The introduction of television broadcasting further expanded WILL’s news offerings. In February 1950, the Board of Trustees appropriated $75,000 for a new FM antenna that was also intended for television. WILL’s television station was slow to start due to inadequate budget and facilities, personnel shortages, a taxpayer lawsuit, and pushback from commercial stations that did not want to compete with government-funded stations. Despite these obstacles, WILL-TV began broadcasting on channel 12 from a makeshift studio under the stands at Memorial Stadium on August 1, 1955. It became the fourteenth educational TV station in the country, thanks to a donated transmitter from General Electric and a $100,000 gift from the Fund for Adult Education, an independent agency of the Ford Foundation.

Henry Lippold's impact

man sit behind news desk on tv set

Henry Lippold

One of the most influential and visible figures of news broadcasting during the early years of WILL-TV was Henry Lippold. In addition to serving as WILL’s news director from 1959 to 1972, he was a producer, instructor, and anchorman. He was a tour de force, filled with boundless energy and curiosity, who was eager to capture any newsworthy event, camera in hand. Students often recall Lippold arriving at the studio five minutes before air with a briefcase full of film clips and a trail of wire copy flowing over his shoulder as he made the “mad dash” from the newsroom at Gregory Hall to the studio in Memorial Stadium and later the studio in the converted bakery on Goodwin and Main in Urbana—the very spot Friends Plaza sits today, just outside Campbell Hall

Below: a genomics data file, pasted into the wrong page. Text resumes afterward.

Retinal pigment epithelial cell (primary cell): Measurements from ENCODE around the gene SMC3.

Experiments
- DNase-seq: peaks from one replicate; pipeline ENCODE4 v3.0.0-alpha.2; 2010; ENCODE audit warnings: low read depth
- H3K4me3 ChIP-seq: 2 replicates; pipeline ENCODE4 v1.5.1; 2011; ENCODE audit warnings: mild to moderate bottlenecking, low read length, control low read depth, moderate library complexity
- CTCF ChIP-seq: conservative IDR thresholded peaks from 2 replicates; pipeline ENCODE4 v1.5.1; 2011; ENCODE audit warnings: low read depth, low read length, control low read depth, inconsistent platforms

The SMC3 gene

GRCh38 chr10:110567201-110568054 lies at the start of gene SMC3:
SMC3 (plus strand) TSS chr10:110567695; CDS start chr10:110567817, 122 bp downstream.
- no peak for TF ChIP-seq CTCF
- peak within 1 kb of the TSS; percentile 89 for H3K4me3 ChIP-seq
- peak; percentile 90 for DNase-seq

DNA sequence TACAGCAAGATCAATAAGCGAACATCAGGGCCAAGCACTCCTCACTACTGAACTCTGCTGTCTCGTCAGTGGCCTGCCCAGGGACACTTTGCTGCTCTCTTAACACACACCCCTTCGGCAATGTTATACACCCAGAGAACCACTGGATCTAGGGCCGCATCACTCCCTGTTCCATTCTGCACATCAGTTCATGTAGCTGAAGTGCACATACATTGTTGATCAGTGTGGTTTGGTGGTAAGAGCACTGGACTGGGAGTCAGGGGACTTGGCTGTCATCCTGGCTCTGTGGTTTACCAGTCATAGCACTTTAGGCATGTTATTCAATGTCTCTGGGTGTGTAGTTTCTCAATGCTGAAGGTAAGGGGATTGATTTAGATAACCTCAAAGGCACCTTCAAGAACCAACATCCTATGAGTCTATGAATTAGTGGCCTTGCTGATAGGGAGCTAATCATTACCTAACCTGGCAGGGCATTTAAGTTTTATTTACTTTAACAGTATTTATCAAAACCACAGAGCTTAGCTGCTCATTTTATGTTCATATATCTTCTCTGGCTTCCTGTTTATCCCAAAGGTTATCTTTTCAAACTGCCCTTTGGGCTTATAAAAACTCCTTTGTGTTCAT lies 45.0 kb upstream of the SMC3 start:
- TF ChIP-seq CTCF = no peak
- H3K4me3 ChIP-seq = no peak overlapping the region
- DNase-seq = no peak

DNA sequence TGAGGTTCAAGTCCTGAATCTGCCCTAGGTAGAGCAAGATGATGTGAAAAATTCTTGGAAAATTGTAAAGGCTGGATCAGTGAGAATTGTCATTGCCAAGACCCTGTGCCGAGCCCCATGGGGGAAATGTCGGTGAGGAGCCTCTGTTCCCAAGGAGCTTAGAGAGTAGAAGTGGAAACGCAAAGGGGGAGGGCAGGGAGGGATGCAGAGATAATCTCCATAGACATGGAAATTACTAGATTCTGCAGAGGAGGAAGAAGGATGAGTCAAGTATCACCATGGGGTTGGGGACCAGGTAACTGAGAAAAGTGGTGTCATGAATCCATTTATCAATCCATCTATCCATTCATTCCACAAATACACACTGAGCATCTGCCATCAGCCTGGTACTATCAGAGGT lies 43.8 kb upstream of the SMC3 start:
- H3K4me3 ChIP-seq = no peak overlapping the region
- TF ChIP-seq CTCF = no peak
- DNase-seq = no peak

Lippold, who passed away in 2018, was beloved as a teacher. Many of his students went on to illustrious careers in journalism. The key to his success as a teacher, Lippold recalled, was that WILL “provided opportunities for students to interview real people and cover real stories.” Not only did he teach his students the principles of journalism and instill in them his passion for reporting the news, but he also often helped them land their first jobs and gain admission to graduate programs.

In addition to being an effective educator, Lippold was pivotal in solidifying WILL’s reputation as a trustworthy source of local news. Throughout the 1960s, he directed and anchored nightly newscasts on WILL-TV. It was an exciting, if turbulent, time. Lippold recalled, “We covered all the antiwar protests and civil rights marches. Those were the days, my friend!” He would whisk any prominent politician or celebrity visiting campus off to the studio for a quick interview, which often confounded the engineers who preferred more warning.

Lippold also produced and hosted a weekly one-hour show titled Basis for Decision beginning in October 1960,. The show featured panels of experts brought in for in-depth discussions of local and national issues, such as local political races, poverty, race relations, zoning laws, infrastructure, and health care. Always one to challenge the audience’s assumptions and encourage them to think critically, Lippold often brought together guests with wildly opposing viewpoints and “controversial” figures, including civil rights activists, student protestors, countercultural personalities, politicos from both extremes, and Vietnam supporters and opponents.

man walks up steps with a police car and WILL-TV van in background

In that same year, WILL began televising election returns, conducting the first remote telecast of election coverage in Champaign County history that November. Broadcasting live from the courthouse in Urbana, Lippold—a self-proclaimed “election addict”—and a team of 30 students and staffers provided coverage of local and state contests while also reporting national election results received over teletype from the newsroom in Gregory Hall. Lippold conducted on-the-spot interviews with candidates, and university faculty provided analysis of the returns.